Oct 2

Scam Artists Target Veterans Pension Benefit

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October 2, 2017

Scam Artists Target Veteran’s Pension Benefit
By M. Brandon Robinson, Esq.1

Unscrupulous individuals claiming to be “Veterans Financial Advocates” are targeting American Veterans with a new dastardly scam. These so-called “Veterans Financial Advocates” will claim that they can assist the Veteran in qualifying for the Department of Veterans Affairs Pension Benefit for low-income Veterans by taking actions that closely resemble legitimate Medicaid planning techniques. Examples of such techniques include the establishment of a qualified income trust, the drafting of a personal services contract, and the purchase a qualified annuity. However, while these techniques may well work to qualify an individual for Medicaid, they DO NOT WORK to qualify an individual for benefits from the United States Department of Veterans Affairs. In fact, if a Veteran is induced to implement the plans espoused by these so-called advocates, they may actually lose eligibility for certain V.A. benefits, may become disqualified for Medicaid for a period of time, and may be cut off from their money for a significant amount of time.

What is the V.A. Pension Benefit?

The V.A. Pension Benefit is meant to supplement the income of very-low-income Veterans who served during a time of war. To qualify for the benefit, a Veteran must have been discharged from the armed forces under other than dishonorable conditions, must have served for a period of no less than 90 days with at least one day of war time service, must be permanently and totally disabled or age 65 or older, and the Veteran’s countable family income is below a yearly limit set by law. For 2017, the countable family income limit for a Veteran with no dependents is $12,907. The limit for a Veteran with a spouse or a child is $16,902. If the Veteran is eligible for the Pension Benefit, the V.A. will pay the Veteran the difference between their actual annual income and the annual limit listed above in twelve monthly installments. Additionally, eligibility for the V.A. Pension Benefit will also qualify the Veteran to receive Aid and Attendance Benefits, which is an additional sum of money paid to the Veteran should the Veteran require the aid of another person in order to perform personal functions required in everyday living, such as bathing, feeding, dressing, etc.

What is a real “Veteran’s Asset Protection Trust”

A true Veteran’s Asset Protection Trust is, generally speaking, an Intentionally Defective Grantor Trust established to hold title to the Veteran’s primary residence.

What purpose does a Veteran’s Asset Protection Trust serve?

The main asset of a majority of Veterans is their primary residence. As long as the Veteran maintains the home, it is considered a “non-countable resource” and is not considered a part of the Veteran’s net worth for V.A. eligibility purposes. However, should the Veteran be receiving the V.A. Pension Benefit and sell their primary residence, then the proceeds of the sale would be considered part of the Veterans net worth, and would disqualify the Veteran from receiving any further Pension Benefit payments until the proceeds of the sale were “spent down.” By establishing a Veteran’s Asset Protection Trust to hold title to the real property, if and when the property is sold, the Veteran will not be disqualified from receiving V.A. Pension Benefit payments. Additionally, the proceeds of the sale held by the Veteran’s Asset Protection Trust will not be subject to estate recovery by Medicaid. Should the real property not be sold, the trust assets will receive a step up in basis for income tax purposes upon the death of the Veteran. The Veteran’s Asset Protection Trust may also take title to any other assets owned by the Veteran, with the understanding by the Veteran that any transfer of such assets into this type of trust will be a disqualifying transfer of an asset for Medicaid purposes for a period of 5 years, as that is the look back period from the date that a Medicaid application is submitted.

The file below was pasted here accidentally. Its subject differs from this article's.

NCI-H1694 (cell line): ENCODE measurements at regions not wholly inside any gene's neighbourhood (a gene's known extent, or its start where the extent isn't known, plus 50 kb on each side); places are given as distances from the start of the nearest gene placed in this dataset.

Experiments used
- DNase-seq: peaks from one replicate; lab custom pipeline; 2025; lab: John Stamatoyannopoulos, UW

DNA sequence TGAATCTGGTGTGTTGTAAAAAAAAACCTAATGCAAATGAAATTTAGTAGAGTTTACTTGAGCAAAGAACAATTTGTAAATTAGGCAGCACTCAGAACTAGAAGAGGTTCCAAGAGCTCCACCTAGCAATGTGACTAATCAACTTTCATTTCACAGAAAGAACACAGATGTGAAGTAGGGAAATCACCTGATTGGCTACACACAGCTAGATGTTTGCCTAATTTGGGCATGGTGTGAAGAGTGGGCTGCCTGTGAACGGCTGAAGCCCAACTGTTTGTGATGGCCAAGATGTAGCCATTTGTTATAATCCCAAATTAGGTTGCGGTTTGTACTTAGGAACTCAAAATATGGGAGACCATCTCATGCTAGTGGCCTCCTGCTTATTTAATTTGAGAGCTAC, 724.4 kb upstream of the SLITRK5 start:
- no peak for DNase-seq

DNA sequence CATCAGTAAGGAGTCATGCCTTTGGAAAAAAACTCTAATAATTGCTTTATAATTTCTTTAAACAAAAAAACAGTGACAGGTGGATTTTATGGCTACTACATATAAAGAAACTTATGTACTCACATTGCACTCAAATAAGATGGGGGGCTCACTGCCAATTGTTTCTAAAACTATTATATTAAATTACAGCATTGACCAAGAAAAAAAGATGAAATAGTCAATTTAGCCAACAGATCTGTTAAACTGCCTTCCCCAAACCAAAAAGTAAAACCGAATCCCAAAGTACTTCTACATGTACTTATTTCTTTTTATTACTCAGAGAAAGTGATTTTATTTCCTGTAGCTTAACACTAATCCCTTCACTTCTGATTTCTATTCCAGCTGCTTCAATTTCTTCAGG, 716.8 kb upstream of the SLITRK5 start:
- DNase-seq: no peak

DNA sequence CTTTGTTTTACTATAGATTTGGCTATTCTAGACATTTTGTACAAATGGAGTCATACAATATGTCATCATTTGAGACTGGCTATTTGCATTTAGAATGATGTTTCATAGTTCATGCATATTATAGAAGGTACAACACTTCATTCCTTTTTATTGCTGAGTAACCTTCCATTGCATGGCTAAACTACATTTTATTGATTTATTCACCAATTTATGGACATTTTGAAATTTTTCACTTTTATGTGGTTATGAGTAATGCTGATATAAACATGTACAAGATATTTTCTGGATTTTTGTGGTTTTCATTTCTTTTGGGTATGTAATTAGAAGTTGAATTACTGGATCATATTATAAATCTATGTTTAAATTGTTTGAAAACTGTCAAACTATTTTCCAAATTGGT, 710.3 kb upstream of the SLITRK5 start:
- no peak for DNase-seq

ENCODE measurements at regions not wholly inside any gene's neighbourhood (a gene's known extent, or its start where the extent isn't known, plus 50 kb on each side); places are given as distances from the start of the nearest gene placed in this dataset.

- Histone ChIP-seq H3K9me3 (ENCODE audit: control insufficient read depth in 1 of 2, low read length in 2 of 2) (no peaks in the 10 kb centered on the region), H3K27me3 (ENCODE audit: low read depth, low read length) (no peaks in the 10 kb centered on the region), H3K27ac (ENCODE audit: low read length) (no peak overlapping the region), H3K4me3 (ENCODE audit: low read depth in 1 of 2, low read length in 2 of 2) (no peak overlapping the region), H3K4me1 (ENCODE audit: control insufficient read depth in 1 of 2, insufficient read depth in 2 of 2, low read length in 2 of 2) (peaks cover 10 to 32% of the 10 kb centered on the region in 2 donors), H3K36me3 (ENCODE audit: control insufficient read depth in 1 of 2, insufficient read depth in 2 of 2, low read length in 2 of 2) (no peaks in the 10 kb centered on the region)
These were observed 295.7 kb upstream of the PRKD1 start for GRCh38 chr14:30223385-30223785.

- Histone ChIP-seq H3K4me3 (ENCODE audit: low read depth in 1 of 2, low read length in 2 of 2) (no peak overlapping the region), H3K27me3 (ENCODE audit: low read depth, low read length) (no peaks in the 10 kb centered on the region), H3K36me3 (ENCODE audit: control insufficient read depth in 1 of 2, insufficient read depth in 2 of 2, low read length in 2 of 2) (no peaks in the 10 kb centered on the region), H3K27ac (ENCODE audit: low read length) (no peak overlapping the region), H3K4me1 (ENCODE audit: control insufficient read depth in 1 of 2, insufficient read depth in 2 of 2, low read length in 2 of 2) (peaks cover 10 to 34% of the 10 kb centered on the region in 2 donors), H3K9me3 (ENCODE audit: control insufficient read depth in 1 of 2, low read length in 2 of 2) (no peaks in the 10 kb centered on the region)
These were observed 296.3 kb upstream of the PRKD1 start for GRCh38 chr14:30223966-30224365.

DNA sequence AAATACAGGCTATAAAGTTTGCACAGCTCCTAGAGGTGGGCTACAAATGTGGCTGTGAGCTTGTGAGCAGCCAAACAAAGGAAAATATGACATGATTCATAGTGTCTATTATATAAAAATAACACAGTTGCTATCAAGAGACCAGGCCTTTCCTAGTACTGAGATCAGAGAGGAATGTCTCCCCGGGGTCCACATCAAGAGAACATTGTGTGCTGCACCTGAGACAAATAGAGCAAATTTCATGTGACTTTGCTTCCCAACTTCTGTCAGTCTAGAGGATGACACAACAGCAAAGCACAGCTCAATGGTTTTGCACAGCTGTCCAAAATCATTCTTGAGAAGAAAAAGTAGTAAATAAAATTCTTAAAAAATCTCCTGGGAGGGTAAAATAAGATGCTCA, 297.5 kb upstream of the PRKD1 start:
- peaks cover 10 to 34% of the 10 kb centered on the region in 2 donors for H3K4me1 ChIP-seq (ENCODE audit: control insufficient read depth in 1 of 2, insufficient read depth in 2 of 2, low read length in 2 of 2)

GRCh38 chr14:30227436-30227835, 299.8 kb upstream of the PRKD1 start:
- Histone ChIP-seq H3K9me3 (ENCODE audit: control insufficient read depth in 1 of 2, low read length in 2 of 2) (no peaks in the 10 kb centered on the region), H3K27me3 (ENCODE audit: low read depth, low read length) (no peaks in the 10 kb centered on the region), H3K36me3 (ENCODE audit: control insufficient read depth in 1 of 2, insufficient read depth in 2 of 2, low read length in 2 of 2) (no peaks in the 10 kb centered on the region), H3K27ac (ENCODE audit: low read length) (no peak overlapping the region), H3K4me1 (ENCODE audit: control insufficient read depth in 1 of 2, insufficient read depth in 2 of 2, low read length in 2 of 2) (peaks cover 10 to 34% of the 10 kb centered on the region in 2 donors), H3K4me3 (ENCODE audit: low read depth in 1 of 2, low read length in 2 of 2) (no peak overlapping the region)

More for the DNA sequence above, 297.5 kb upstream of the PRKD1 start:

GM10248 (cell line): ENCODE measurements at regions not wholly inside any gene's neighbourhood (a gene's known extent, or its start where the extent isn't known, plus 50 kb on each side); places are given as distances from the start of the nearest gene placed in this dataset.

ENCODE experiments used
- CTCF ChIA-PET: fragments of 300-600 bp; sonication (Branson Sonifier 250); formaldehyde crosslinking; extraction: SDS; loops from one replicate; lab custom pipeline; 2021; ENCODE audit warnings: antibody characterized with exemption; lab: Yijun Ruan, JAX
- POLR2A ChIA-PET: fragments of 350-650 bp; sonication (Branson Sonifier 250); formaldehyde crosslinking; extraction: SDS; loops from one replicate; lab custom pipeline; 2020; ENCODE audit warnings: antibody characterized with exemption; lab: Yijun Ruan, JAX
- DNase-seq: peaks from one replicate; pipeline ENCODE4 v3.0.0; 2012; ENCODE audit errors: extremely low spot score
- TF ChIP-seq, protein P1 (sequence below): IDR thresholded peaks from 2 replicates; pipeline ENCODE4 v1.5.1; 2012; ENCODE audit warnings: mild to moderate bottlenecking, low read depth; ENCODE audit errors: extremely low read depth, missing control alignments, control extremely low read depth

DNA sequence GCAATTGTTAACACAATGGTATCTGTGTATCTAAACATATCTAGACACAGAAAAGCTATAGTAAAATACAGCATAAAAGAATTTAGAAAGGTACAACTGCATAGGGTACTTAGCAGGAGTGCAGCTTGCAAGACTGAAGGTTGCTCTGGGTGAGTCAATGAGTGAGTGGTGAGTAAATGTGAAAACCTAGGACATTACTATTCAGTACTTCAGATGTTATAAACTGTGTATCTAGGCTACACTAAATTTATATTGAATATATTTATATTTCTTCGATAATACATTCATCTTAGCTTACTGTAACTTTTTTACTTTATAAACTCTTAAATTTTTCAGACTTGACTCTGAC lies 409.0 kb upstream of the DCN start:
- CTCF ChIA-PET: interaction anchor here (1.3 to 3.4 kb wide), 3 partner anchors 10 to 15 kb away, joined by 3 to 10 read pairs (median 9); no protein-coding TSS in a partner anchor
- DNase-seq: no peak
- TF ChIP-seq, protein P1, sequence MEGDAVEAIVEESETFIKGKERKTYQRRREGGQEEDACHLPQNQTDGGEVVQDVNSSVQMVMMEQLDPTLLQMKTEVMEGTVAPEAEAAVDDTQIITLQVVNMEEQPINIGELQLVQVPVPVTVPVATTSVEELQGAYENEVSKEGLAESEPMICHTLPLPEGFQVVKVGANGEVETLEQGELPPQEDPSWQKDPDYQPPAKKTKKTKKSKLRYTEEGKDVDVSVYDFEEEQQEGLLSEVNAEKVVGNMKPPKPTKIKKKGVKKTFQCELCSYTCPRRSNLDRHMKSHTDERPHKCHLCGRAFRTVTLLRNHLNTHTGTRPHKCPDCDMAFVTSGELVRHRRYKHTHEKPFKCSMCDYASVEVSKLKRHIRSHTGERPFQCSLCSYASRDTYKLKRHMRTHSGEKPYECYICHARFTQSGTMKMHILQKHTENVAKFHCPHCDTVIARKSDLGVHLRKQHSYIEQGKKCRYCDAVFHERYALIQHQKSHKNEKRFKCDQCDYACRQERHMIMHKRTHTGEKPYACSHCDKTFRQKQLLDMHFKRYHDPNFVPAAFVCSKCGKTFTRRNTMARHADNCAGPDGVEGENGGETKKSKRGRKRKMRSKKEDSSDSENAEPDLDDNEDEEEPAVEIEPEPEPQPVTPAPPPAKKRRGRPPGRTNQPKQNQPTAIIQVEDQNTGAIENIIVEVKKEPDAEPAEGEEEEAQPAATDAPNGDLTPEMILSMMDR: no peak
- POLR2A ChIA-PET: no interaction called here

How do I know if a particular attorney or “advocate” is legitimate?

To determine if a particular attorney or “Veterans Advocate” is legitimate, accredited, and approved to practice before the United States Department of Veterans Affairs, perform an online search with the V.A. Office of General Counsel to find Accredited Attorneys, Claims Agents, and Veterans Service Organization Representatives at https://www.va.gov/ogc/apps/accreditation/index.asp, or Email your inquiry to ogcaccreditationmailbox@va.gov.

This summary is for illustration purposes only, and should not be considered legal advice. The law, and the interpretation of the law, can change at any time. Before you act on anything contained in this article, please seek a qualified, accredited V.A. attorney. This summary is provided as a courtesy of Barnes Walker, Goethe, Hoonhout, Perron, & Shea, PLLC, with offices located in Bradenton, Sarasota, Holmes Beach, and Parrish, Florida.

1 M. Brandon Robinson, Esq., an Associate Attorney with Barnes Walker, Goethe, Hoonhout, Perron, & Shea, PLLC, is a V.A. Accredited Attorney, a member of the Florida Bar, and is licensed to practice before the United States District Court for the Middle District of Florida. Mr. Robinson is combat veteran of the United States Marine Corps who served honorably as an Ammunition Specialist Technician during Operation Iraqi Freedom. Mr. Robinson’s legal practice is focused in the areas of wills, trusts, estate planning, probate, guardianship, and Veteran’s benefits.